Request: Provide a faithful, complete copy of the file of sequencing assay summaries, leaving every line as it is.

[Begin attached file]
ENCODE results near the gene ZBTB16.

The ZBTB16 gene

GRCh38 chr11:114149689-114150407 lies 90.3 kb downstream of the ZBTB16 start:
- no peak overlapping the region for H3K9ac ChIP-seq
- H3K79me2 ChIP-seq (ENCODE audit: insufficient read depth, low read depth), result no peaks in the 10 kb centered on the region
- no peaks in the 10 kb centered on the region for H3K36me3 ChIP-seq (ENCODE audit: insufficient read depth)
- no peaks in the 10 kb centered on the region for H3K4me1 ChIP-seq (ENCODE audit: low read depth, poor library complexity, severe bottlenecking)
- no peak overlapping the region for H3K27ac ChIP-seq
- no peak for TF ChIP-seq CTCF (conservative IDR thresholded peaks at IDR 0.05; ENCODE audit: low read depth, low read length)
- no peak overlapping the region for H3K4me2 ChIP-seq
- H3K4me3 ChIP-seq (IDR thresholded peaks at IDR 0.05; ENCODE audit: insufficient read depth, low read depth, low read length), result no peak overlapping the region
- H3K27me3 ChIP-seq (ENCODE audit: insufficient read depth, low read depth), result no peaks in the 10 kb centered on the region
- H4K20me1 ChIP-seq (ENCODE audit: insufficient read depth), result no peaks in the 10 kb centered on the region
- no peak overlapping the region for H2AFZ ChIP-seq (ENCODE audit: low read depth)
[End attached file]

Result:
ENCODE results near the gene ZBTB16.

The ZBTB16 gene

GRCh38 chr11:114149689-114150407 lies 90.3 kb downstream of the ZBTB16 start:
- no peak overlapping the region for H3K9ac ChIP-seq
- H3K79me2 ChIP-seq (ENCODE audit: insufficient read depth, low read depth), result no peaks in the 10 kb centered on the region
- no peaks in the 10 kb centered on the region for H3K36me3 ChIP-seq (ENCODE audit: insufficient read depth)
- no peaks in the 10 kb centered on the region for H3K4me1 ChIP-seq (ENCODE audit: low read depth, poor library complexity, severe bottlenecking)
- no peak overlapping the region for H3K27ac ChIP-seq
- no peak for TF ChIP-seq CTCF (conservative IDR thresholded peaks at IDR 0.05; ENCODE audit: low read depth, low read length)
- no peak overlapping the region for H3K4me2 ChIP-seq
- H3K4me3 ChIP-seq (IDR thresholded peaks at IDR 0.05; ENCODE audit: insufficient read depth, low read depth, low read length), result no peak overlapping the region
- H3K27me3 ChIP-seq (ENCODE audit: insufficient read depth, low read depth), result no peaks in the 10 kb centered on the region
- H4K20me1 ChIP-seq (ENCODE audit: insufficient read depth), result no peaks in the 10 kb centered on the region
- no peak overlapping the region for H2AFZ ChIP-seq (ENCODE audit: low read depth)